Little Wild Horse Canyon: Exploring the Canyon With A Camera

Last Updated on July 24, 2021 by Chris and Lindsay

Hiking Little Wild Horse Canyon is one of the greatest off-the-beaten-road adventures in Utah. The canyon is located in the San Rafael Swell, a broad stretch of land that takes the shape of a giant dome. Over many years of erosion by wind and water the land has created a varied landscape that has become ripe for exploration and adventure.

Little Wild Horse Canyon is located in Goblin Valley. It is most accessible for those who are traveling between Capitol Reef and Arches/Canyonland National Parks. The canyon does not take a lot of technical skill to navigate. But there are places where one could expect to encounter waist or chest high standing water.

Directional Metal sign on a wood post for two different canyons

The trail is well-marked. Go out-and-back or take the Bell Canyon Loop Trail.

The canyon can be explored via and out-and-back trail that can be as long as you would like. Or you can explore the canyon as part of a larger, several-hour loop hike.

However you choose to explore, let these photos inspire you to plan your trip to visit Little Wild Horse Canyon in the San Rafael Swell. We promise as beautiful as the photos are, the canyon is so much fun to explore in person!

Reaching the Canyon

The trail is wide and quite well-marked as you enter the canyon. It is virtually impossible to get lost. It is also fairly “family-friendly” as there are no real dangerous areas (aside from standing water of various depths).

You can see the smooth, wavy formation that resulted from water erosion over time.

As the trail narrows the fun really begins!

Narrow walkway in a slot canyon

The trail was exciting because every new view was different from the last.

A dog standing in the middle of a slot canyon

Little Wild Horse Canyon was dog friendly. Everest had a blast!

Into The Canyon

You first note entering the canyon because the walls around you become steeper. You find yourself standing in shadows and you can hear the echo of your footsteps against the narrowing walls.

Water used to rush over these smooth ridges, exposing sandstone formed at 45 degree angles.

Narrowing canyon, hardly wide enough for one person.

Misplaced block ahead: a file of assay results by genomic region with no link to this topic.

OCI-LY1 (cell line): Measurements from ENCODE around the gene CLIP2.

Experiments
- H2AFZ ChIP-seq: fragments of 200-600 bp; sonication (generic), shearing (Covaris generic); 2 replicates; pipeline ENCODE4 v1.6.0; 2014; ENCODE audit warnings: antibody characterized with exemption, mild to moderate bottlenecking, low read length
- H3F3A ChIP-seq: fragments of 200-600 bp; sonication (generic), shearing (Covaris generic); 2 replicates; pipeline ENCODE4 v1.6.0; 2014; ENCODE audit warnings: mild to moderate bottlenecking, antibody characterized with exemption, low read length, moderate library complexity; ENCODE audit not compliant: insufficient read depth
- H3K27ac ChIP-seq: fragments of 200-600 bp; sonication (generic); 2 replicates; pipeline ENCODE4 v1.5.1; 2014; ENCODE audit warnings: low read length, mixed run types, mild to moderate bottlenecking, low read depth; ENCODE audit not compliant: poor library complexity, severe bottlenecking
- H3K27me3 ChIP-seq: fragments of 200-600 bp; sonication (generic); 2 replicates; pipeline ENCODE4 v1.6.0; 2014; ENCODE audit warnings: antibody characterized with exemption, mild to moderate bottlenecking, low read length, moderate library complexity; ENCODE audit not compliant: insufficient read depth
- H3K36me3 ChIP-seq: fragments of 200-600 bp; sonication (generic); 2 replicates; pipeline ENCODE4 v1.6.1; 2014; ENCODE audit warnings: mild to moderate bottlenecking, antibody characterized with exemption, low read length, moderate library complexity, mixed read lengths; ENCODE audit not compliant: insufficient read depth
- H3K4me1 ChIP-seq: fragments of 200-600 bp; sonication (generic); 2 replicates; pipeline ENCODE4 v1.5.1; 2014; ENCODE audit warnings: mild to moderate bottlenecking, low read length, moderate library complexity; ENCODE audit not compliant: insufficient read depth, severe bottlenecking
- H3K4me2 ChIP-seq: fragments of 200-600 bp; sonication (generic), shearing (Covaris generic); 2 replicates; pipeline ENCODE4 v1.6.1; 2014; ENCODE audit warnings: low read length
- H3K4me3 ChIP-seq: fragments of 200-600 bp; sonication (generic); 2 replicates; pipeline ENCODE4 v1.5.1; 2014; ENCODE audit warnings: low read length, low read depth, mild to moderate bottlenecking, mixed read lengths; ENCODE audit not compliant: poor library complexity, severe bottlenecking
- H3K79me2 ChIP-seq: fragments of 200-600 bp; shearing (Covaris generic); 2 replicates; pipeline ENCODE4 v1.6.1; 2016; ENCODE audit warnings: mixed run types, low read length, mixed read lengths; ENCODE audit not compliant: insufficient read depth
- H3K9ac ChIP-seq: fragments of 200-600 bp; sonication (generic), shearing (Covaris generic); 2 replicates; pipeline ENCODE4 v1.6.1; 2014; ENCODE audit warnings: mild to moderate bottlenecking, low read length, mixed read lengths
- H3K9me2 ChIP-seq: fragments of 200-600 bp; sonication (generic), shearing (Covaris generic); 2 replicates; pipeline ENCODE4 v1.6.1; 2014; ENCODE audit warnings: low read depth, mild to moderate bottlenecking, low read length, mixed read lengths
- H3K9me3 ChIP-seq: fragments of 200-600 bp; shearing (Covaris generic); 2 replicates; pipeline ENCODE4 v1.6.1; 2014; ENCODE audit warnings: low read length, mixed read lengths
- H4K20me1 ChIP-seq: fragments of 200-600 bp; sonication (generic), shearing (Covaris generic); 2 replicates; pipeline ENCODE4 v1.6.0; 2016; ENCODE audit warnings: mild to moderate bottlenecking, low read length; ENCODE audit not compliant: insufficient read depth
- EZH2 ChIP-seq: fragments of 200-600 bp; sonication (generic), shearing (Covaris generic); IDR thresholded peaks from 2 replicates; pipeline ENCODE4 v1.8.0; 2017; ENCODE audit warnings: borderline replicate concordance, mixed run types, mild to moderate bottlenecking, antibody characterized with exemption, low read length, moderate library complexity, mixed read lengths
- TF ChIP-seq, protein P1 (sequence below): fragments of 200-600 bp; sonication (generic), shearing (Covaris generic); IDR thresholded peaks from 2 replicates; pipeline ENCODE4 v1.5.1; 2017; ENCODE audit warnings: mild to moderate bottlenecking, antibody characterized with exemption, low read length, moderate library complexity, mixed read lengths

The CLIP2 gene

Sandstone formation in the slot canyon

At various points you reach rock faces hardly touched by sunlight.

When sunlight reaches these parts of the canyons it adds a whole new dimension.

Everest in Little Wild Horse Slot Canyon

Everest was always eager to explore the trail ahead of us!

Chris peeking through a hole in a rock

We played a little hide-n-seek in the canyon!

To get through some parts you would have to hop side-to-side along the rocks!

The Adventure of Standing Water

You are going to get wet… a couple of times! We took our Keene water sandals with us and swapped them out with our hiking boots three or four times (each way) in our hike!

The brown, dirty water blends in with the sandstone rock walls.

Lindsay trying not to get wet

Expect to run across water. This was only waist high. Sometimes it is higher.

Man with dog standing in knee deepwater in a slot canyon

A tall husband is a great tool for fording the puddles!

Exploring the Slot Canyons

At several points the canyon narrows down to just an arm’s-length width. These places made for some of the best scenery and exploration.

Narrow walkway in a slot canyon

The trail narrows into the slot canyon.

Narrow walkway in a slot canyon

It is dizzying to look through the canyon at points.

Not even shoulder-width at its widest points.

The slot canyon continued on toward daylight.

Leaving the Slot Canyon

Sometimes the way out included steps or jumps up through narrow passageways!

Sunlight often indicated when you were headed out of one portion of the canyon.

Lines in sandstone walls

The trail was mostly fine sand once you left the innermost parts of the canyon.

There are plenty of places to rest and take in the beautiful views.

Unique Rock Formations in the Canyon

Little Wild Horse Canyon was beautiful to explore because it changed so often. It went from open landscape to narrow slot canyons. It twisted and turned through standing water and small gravel. One could only use their imagination to think of what this place must have looked like as water flowed through it many, many years earlier!

No two portions of the canyon appeared the same.

Each layer of sandstone was worn down differently by the water leaving colorful layers exposed.

Water carves out interesting formations in the rocks.

The sandstone was made porous over time as water levels rose and fell.

A river once created a “bowl” in the rocks as it came around a bend.

Ready to plan your trip to explore Little Wild Horse Canyon?! Don’t overlook two other great canyons in the area!

Zebra Slot

Antelope Canyon

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